Economy, Business And Markets

MCC Approvals Could Help Increase Lending

MCC Approvals Could Help Increase Lending MCC Approvals Could Help Increase Lending

After the Money and Credit Council finalized a decision on deposit rates in a meeting held on April 28, it also announced approvals on the reserve requirement rate, among other issues.

To control inflation and money supply and to guarantee the deposits held by commercial banks, the Central Bank of Iran keeps part of the banks’ capital, known as reserve requirement. Based on the banks’ latest nine-month balance sheet released last year (ended March 20), 770,000 billion rials ($240 billion at market exchange rate) of their funds are kept in the CBI’s account.

Due to the recent economic recession and the cash flow problems the manufacturing sector has been dealing with, banks’ CEOs and economic experts called on the CBI to reduce the rate of reserve requirement, arguing that the move could help increase lending to businesses.

CBI Governor Valiollah Seif, however, said the move could increase inflation. “1% decrease in reserve requirement rate would lead to 4.5% increase in liquidity, making recent non-inflationary policies ineffective,” he said.

But during its recent meeting, the MCC eventually decided to lower the rate nearly 0.5%, ISNA quoted MCC member Mohammad Reza Pour-Ebrahimi as saying.

Under the new approval, the figure is set to be 13% for commercial banks and credit institutions (both private and state-owned), 10% for specialized banks and those branches of commercial banks and credit institutions located in free trade zones. The figure remained unchanged for Bank Maskan, a bank largely involved in the housing sector.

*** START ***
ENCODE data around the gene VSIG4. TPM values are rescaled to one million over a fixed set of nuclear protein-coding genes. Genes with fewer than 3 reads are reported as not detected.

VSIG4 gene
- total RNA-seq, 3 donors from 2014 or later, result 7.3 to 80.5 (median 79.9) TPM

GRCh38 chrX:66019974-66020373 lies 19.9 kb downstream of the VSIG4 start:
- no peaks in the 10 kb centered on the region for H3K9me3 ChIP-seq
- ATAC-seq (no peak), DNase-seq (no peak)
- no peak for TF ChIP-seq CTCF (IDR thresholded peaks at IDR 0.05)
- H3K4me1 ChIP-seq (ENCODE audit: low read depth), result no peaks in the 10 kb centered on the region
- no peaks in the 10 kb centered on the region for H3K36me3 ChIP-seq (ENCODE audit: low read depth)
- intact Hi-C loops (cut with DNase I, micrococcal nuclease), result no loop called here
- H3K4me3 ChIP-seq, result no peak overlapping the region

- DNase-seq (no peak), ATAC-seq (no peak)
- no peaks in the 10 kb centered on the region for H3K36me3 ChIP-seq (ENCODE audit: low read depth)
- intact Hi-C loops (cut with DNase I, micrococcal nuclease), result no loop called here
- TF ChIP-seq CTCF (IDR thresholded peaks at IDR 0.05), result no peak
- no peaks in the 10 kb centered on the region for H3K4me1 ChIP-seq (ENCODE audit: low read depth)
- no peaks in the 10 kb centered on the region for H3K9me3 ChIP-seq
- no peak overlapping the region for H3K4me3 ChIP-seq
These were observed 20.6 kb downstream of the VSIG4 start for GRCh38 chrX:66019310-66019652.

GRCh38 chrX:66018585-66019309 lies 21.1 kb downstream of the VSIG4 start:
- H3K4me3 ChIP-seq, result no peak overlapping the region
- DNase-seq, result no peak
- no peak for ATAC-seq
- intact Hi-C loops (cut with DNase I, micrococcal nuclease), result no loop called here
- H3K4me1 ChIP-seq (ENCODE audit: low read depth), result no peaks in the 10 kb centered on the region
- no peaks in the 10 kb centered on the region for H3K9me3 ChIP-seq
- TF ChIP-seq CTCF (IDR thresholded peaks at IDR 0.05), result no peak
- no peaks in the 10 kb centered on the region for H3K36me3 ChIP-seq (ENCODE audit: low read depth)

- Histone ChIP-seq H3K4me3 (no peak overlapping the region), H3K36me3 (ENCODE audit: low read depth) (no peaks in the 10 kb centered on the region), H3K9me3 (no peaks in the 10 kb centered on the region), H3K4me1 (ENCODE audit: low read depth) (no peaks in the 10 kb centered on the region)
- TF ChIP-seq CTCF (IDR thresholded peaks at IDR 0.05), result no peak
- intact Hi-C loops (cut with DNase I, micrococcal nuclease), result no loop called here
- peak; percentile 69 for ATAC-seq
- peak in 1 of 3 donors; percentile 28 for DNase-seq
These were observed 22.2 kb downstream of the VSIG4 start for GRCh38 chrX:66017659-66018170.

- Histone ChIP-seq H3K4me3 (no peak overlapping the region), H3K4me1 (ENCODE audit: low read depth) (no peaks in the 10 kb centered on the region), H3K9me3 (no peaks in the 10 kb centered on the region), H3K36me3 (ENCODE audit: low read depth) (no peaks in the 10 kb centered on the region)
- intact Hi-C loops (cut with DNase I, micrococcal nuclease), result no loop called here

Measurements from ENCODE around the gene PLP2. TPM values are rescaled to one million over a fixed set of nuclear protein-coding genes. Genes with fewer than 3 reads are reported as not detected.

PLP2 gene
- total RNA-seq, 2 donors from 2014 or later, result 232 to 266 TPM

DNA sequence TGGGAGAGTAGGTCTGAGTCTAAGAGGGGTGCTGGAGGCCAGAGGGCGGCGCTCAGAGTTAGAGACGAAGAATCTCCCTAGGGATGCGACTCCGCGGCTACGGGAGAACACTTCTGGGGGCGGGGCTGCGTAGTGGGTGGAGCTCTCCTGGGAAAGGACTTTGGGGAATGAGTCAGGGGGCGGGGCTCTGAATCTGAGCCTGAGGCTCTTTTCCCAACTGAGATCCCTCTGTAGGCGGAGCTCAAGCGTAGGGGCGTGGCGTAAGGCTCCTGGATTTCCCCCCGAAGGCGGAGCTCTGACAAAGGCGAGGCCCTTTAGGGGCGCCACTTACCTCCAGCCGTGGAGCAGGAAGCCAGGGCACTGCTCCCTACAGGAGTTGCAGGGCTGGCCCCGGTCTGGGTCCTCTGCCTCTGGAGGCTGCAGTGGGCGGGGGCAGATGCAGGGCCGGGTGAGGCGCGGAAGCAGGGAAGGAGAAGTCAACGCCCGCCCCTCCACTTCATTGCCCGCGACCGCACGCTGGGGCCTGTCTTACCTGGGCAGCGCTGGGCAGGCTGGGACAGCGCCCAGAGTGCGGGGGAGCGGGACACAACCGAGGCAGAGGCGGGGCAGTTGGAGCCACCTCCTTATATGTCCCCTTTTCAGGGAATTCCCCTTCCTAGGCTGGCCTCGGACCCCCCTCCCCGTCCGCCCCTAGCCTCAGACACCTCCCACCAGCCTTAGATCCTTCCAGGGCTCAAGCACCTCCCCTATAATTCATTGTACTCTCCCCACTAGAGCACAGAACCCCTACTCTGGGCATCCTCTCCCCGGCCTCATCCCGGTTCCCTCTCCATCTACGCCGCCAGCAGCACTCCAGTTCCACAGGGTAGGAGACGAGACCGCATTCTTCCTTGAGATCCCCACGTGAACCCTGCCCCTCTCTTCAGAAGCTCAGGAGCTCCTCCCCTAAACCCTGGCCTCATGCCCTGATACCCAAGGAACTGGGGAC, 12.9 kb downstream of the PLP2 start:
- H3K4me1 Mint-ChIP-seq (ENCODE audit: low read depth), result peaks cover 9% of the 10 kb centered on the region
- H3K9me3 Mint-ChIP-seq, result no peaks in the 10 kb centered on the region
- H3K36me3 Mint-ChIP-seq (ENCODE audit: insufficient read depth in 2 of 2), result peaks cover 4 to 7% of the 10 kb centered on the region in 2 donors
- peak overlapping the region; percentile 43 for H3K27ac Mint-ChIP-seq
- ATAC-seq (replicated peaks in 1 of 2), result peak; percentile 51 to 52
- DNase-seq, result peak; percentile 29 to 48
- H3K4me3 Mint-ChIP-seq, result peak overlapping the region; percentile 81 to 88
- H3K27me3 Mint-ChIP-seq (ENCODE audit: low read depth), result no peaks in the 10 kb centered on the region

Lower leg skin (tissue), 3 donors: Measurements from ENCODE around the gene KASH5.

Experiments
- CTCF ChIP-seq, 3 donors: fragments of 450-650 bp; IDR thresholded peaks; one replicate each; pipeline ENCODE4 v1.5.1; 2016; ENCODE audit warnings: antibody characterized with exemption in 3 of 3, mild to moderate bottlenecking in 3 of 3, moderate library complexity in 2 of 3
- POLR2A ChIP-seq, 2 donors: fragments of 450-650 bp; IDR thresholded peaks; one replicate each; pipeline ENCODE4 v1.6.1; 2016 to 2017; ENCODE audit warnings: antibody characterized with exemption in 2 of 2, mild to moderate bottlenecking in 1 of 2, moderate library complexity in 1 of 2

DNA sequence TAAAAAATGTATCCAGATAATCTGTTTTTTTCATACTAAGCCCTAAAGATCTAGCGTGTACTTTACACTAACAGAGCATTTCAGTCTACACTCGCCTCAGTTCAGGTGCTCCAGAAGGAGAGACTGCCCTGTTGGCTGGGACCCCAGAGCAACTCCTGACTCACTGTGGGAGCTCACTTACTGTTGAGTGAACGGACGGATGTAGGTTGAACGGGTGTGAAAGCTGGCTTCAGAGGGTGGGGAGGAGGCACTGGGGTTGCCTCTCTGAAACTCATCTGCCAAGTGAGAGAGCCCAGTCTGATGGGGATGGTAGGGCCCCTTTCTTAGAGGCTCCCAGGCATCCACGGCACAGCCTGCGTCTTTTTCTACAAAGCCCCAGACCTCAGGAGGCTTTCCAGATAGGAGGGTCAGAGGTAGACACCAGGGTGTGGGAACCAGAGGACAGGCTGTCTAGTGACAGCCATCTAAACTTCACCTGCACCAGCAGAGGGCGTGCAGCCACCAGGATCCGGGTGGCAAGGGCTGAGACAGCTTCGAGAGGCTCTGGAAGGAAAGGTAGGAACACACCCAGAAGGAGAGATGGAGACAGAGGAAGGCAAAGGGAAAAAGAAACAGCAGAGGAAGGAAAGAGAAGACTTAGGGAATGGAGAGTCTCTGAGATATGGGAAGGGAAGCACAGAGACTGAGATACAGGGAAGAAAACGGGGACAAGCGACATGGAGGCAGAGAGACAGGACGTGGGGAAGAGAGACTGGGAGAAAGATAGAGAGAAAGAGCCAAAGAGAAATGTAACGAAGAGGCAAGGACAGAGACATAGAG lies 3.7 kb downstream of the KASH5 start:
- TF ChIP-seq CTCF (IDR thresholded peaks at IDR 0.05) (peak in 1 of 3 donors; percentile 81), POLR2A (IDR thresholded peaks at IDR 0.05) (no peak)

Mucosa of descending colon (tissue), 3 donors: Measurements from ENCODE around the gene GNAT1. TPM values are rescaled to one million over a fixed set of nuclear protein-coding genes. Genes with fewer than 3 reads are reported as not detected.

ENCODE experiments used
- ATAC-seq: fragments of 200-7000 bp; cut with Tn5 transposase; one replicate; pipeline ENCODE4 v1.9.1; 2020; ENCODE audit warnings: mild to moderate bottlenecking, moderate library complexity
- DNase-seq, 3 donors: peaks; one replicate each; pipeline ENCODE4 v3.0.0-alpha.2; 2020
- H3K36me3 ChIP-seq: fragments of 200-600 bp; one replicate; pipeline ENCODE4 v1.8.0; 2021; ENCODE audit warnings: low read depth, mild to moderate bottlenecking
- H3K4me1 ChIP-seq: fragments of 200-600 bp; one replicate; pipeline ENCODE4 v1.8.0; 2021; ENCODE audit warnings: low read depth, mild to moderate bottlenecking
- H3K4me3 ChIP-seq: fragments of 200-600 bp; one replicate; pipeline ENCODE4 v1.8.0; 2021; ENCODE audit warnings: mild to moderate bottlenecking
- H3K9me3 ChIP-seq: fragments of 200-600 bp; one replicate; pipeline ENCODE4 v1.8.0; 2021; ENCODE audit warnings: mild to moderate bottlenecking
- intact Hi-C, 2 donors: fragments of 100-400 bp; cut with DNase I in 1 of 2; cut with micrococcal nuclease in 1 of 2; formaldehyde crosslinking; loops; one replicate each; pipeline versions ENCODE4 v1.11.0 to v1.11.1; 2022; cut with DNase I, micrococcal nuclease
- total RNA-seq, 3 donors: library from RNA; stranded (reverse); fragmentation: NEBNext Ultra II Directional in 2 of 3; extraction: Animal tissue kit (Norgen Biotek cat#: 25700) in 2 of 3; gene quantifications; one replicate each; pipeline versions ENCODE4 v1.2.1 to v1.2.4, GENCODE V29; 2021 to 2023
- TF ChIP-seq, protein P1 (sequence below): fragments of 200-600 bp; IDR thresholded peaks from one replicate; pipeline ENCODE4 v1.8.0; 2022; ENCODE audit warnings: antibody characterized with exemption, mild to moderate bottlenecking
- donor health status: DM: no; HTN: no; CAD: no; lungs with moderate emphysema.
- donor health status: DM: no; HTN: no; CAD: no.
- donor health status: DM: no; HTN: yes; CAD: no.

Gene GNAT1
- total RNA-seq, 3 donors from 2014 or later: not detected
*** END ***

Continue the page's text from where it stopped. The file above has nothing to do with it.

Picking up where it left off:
Borrowing Rates

Earlier commercial banks asked the monetary officials to reduce the interest rate (currently 34%) on loans they borrow from the CBI, a request that was severely criticized by the director general of the CBI’s credits department, Mirmohammad Sadeghi, who argued that the move could have inflationary effects.

In its latest meeting, the MCC did not make any tangible changes in borrowing rates.

 Short-Term Deposits

Though the MCC cut the deposit rate ceiling (for one-year deposits) from 22% to 20%, CBI’s deputy governor for economic inquiry Sajjad Mehdizadeh told ISNA that the council did not specify any precise rates for short-term or sight deposits.

The council has left the decision to the banks, he said. Any decision, if made by the MCC, would be announced to banks in the near future, he added.

Over the last year, banks provided loans worth 3.4 quadrillion rials to businesses. Given recent MCC approvals, commercial banks are expected to provide more business loans later this year, which began March 21.

Furthermore, Economy Minister Ali Tayebnia has announced that the government has taken measures to help banks raise their capital in an attempt to help them increase lending to struggling businesses.